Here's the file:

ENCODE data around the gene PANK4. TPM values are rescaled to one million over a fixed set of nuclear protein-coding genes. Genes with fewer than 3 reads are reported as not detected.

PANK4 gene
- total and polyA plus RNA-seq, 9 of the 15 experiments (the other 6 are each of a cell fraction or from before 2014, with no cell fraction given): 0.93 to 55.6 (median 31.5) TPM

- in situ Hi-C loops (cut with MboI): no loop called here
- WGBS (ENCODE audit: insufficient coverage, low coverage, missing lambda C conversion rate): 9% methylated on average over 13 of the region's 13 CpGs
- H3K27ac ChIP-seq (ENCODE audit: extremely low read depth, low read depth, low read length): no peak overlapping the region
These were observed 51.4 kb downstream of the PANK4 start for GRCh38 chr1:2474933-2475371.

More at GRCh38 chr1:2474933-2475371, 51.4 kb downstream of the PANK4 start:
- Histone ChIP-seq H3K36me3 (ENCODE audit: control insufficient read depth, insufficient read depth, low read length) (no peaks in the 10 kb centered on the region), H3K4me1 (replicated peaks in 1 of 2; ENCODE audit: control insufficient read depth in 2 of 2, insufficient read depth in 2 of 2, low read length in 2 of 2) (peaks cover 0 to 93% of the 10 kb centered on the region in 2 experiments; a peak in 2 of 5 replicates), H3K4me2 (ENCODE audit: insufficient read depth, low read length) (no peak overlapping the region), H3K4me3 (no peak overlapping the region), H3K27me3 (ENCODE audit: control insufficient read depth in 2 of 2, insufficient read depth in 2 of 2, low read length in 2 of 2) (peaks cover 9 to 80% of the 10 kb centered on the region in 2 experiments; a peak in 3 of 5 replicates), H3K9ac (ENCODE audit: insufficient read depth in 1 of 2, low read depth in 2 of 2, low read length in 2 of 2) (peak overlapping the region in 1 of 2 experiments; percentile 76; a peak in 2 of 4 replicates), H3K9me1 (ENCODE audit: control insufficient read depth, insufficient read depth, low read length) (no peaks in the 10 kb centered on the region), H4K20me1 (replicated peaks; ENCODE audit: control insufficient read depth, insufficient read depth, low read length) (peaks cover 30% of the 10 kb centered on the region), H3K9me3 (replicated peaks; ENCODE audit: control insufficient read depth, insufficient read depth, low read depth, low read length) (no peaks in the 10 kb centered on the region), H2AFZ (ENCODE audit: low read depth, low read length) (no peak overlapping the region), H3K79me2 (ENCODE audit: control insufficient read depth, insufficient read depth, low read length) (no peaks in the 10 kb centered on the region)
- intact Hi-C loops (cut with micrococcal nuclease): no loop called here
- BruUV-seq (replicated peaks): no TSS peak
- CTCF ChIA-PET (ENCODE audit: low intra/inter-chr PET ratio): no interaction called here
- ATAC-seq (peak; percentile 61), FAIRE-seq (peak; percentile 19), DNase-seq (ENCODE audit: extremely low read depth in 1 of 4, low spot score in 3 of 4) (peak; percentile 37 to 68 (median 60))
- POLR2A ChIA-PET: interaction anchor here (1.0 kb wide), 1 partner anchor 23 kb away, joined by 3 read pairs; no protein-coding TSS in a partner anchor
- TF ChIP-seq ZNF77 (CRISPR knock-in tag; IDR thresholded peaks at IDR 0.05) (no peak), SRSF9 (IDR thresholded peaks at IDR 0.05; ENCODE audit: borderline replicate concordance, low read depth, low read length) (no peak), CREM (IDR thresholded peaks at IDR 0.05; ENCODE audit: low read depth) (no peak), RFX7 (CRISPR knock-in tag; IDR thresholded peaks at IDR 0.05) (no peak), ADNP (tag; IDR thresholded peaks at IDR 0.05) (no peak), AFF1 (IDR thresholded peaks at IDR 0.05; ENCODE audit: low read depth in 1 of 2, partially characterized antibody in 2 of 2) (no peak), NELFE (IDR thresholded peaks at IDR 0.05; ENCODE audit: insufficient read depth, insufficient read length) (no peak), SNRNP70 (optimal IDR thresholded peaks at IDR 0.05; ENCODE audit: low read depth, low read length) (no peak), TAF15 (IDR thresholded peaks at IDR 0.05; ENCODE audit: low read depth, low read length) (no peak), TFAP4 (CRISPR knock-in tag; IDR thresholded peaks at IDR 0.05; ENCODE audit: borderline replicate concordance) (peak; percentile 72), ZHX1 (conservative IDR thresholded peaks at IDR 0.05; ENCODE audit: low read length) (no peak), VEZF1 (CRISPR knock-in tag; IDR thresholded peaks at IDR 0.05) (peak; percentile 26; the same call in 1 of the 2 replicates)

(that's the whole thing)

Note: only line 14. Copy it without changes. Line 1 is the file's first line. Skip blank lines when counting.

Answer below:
- POLR2A ChIA-PET: interaction anchor here (1.0 kb wide), 1 partner anchor 23 kb away, joined by 3 read pairs; no protein-coding TSS in a partner anchor